And then on a lovely spring morning when the air is full of the scent of flowers and the soft buzzing of insects, the El Vaquero jumps up onto a rock and opening his mouth wide lets his babies be born to real life – each one hopping out off of his outstretched tongue into the day, onto the grass and into his or her destined life. This wonderful little frog who is no bigger than my thumb fathers his own offspring! What a guy is this El Vaquero! What a surprising Papa!

Well, I am your storyteller, and I want to be El Vaquero for you. Watch! I am going to open my mouth wide and living stories are going to jump right out of me into the meadow of your mind/heart/soul. I am a storyteller. Ready or not -- here come my stories now! -- full of new life for you! I am your storyteller. I am your El Vaquero!

Paul Clement Czaja
czaja36@yahoo.com




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Comments

The following comments are for "El Vaquero"
by Lapwing

Froggz
There is a frog in Argentina that is no bigger than my thumb!

* This is TOTALLY personal preference, but I'm not a fan of exclamation marks, and right away this one turns me off. Of course, I will continue reading ;)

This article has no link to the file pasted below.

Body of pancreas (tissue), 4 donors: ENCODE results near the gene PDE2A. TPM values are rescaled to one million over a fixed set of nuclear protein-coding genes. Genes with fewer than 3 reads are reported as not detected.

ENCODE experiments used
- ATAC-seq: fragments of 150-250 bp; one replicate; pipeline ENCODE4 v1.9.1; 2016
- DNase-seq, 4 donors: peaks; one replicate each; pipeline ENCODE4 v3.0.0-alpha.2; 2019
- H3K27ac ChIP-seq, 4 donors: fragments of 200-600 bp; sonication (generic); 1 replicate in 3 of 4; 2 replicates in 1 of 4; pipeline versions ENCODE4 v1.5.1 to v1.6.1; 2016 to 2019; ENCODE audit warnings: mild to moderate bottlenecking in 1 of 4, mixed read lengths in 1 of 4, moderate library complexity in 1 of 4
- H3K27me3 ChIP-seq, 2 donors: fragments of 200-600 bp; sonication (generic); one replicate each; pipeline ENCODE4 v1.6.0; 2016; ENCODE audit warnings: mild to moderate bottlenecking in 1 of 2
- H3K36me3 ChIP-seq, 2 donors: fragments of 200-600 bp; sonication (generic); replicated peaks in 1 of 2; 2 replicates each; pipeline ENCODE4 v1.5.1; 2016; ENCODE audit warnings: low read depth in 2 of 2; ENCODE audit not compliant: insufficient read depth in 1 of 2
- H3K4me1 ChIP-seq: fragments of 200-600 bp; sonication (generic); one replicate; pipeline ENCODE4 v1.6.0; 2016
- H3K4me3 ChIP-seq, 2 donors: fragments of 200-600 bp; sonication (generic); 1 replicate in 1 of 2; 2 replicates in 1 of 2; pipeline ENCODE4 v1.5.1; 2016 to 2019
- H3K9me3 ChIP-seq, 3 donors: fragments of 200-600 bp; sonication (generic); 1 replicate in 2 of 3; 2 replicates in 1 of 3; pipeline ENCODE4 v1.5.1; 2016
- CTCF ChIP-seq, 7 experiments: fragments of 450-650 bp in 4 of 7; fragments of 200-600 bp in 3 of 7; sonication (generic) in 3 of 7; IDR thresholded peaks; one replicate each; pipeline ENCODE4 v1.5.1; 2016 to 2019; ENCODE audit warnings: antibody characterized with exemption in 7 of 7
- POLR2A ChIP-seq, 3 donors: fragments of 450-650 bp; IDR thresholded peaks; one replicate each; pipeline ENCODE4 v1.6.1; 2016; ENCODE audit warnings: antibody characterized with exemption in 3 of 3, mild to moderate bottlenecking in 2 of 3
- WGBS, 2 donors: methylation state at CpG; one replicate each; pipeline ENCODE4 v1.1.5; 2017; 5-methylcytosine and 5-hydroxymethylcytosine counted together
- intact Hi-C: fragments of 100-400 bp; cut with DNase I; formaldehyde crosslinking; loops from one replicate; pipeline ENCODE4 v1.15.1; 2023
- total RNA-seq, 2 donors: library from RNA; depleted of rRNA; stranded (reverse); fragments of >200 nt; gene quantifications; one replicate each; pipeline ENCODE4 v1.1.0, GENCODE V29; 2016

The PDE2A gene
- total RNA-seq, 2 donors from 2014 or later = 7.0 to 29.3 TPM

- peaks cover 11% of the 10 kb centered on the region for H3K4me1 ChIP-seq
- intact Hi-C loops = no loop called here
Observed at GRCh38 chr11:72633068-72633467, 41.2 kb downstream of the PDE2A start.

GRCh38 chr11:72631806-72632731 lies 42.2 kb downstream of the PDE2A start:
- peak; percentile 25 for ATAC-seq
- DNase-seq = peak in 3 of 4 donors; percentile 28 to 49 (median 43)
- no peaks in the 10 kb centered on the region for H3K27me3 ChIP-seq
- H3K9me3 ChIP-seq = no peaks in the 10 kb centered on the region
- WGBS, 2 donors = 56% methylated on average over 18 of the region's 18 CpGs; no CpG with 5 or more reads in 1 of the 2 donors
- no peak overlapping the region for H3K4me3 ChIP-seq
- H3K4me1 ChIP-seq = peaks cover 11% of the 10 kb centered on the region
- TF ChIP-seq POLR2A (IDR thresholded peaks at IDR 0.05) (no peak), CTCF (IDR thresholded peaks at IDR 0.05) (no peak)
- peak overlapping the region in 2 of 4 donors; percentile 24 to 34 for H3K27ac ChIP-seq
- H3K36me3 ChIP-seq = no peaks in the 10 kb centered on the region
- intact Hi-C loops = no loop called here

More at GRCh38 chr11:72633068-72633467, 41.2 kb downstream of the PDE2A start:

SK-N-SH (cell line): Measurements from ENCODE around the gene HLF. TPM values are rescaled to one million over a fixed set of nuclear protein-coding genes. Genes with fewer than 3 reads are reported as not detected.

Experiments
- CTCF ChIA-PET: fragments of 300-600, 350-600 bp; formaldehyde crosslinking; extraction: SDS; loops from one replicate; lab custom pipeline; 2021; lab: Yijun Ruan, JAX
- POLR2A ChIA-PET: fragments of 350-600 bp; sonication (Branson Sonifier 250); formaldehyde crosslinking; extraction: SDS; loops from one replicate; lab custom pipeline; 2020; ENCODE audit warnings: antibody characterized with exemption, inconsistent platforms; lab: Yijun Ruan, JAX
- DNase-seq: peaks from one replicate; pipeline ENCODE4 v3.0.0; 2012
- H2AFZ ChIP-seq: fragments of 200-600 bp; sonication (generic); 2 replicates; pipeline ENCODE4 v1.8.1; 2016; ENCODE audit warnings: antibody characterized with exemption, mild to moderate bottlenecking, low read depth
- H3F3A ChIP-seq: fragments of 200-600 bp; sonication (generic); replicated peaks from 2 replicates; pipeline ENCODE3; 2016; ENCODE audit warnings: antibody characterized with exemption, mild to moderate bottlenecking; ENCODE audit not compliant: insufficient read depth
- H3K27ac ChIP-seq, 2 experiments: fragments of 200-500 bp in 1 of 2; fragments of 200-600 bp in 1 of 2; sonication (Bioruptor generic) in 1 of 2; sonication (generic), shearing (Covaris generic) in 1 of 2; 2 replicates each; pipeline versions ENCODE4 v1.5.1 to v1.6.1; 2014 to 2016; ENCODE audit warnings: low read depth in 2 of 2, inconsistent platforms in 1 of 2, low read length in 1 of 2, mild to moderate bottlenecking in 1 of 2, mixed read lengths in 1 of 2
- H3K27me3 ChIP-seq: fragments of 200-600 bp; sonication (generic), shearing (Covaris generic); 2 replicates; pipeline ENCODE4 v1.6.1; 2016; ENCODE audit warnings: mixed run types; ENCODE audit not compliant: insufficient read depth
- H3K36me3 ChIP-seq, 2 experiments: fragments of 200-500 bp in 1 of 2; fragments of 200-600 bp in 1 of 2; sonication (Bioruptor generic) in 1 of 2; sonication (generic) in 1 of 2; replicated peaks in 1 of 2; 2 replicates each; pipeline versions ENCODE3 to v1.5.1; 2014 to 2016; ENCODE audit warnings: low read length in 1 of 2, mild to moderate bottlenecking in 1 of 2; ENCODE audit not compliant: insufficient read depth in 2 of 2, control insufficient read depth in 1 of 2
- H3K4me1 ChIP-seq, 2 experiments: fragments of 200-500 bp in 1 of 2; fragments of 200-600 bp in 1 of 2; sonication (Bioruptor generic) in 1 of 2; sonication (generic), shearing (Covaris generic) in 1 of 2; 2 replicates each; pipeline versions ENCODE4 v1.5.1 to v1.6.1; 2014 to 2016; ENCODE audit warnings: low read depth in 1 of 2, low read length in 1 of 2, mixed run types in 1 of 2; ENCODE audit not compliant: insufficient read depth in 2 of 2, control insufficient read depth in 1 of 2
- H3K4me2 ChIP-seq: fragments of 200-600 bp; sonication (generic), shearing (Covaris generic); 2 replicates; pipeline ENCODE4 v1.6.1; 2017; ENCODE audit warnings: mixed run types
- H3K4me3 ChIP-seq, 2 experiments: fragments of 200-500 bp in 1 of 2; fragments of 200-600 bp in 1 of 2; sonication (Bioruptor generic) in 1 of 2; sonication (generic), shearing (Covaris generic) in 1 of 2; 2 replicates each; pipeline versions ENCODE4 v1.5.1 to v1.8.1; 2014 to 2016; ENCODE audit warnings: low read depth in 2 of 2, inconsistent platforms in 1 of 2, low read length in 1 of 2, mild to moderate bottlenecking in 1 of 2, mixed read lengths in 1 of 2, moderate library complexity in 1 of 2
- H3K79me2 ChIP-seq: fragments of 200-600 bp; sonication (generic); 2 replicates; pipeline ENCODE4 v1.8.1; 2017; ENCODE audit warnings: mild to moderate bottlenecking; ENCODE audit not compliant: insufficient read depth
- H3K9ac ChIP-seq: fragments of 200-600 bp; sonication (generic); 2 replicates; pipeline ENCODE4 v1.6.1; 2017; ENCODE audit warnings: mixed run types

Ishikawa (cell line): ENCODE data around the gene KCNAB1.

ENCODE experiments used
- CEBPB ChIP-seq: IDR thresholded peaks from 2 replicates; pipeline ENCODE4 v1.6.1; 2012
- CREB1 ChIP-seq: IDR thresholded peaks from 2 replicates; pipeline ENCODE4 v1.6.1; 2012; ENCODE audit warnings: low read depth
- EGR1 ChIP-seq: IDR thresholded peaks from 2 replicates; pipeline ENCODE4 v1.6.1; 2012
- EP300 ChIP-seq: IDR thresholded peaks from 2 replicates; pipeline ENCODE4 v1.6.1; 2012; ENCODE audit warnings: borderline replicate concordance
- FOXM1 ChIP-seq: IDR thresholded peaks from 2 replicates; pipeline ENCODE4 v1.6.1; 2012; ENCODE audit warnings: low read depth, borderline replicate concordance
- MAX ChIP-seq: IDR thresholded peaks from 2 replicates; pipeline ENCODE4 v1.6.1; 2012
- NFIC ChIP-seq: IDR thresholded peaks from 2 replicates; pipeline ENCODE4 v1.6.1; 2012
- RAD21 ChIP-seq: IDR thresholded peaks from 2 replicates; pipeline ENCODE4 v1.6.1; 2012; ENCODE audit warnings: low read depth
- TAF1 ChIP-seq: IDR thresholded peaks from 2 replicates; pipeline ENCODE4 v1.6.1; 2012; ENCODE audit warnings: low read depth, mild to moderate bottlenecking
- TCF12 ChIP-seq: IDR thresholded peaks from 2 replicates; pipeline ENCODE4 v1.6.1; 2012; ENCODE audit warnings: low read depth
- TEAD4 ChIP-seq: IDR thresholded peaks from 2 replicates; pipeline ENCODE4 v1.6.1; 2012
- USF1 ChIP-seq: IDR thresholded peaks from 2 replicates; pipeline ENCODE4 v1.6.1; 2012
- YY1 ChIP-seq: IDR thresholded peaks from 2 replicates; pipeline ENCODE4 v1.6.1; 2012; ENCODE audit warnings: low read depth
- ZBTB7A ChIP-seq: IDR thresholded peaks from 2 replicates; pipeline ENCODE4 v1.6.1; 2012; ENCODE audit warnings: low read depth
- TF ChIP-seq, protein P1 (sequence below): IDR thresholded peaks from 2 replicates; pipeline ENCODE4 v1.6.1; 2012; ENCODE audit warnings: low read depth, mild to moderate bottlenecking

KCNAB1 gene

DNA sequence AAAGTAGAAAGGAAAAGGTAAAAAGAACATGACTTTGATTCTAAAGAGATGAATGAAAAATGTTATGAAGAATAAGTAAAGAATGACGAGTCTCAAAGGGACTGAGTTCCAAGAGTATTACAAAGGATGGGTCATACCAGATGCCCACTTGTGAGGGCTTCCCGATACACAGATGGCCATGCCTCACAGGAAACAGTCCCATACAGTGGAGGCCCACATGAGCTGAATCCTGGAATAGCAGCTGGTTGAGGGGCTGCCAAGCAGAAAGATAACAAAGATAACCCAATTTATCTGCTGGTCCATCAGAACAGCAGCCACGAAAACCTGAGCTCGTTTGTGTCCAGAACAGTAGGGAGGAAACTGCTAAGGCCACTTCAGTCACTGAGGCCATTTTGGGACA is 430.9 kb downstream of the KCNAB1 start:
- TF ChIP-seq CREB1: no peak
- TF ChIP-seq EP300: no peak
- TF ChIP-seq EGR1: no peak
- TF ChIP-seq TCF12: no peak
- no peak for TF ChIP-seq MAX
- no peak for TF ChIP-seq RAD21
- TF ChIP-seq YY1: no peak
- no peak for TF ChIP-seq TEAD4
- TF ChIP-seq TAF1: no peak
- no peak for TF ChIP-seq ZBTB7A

I know about mate secretly in the deeps of a warm, spring pond.

* Deeps = depths?

She is so moved by this sign of “froggy” affection that she releases her eggs onto the mucky bottom and then quickly swims away. The male excited by the so special event quickly ejects a white cloud of life cells that falls down over the clutch of eggs -- and then he too swims away.

* So much simpler than the used condoms and morning after pills of today, eh? Charming :)

This tiny frog with his sweetheart inspired by God’s wisdom

* Some commas here would be nice (after from and wisdom)

do not mate hidden under the water of some nearby pond but

* ...but rather

Right there with all the birds watching,

* You've used 'right there' twice in a very short span.

This brave caring little frog actually whistles tunes as he keeps watch just like a cowboy does – and so it is with good reason that he is honored with the name “El Vaquero” – the cowboy frog.

* Comma after caring and watch?

– sends it not into his stomach but into his large vocal sack.

* This dash threw me off. Maybe send = sending? As an aside, this is really interesting :)

within that intimate cave of their father’s body squiggling and poking as they grow.

* I'd definately go with a comma after body.

Well, I am your storyteller, and I want to be El Vaquero for you. Watch! I am going to open my mouth wide and living stories are going to jump right out of me into the meadow of your mind/heart/soul. I am a storyteller. Ready or not -- here come my stories now! -- full of new life for you! I am your storyteller. I am your El Vaquero!

* Is this part of the piece, or is this your message to us, the lit.ord readers? Either way is fine by me, though the former makes me wonder if this functions as a prologue of a larger body of work.

Interesting write, Paul!


Andy


( Posted by: strangedaze [Member] On: June 9, 2005 )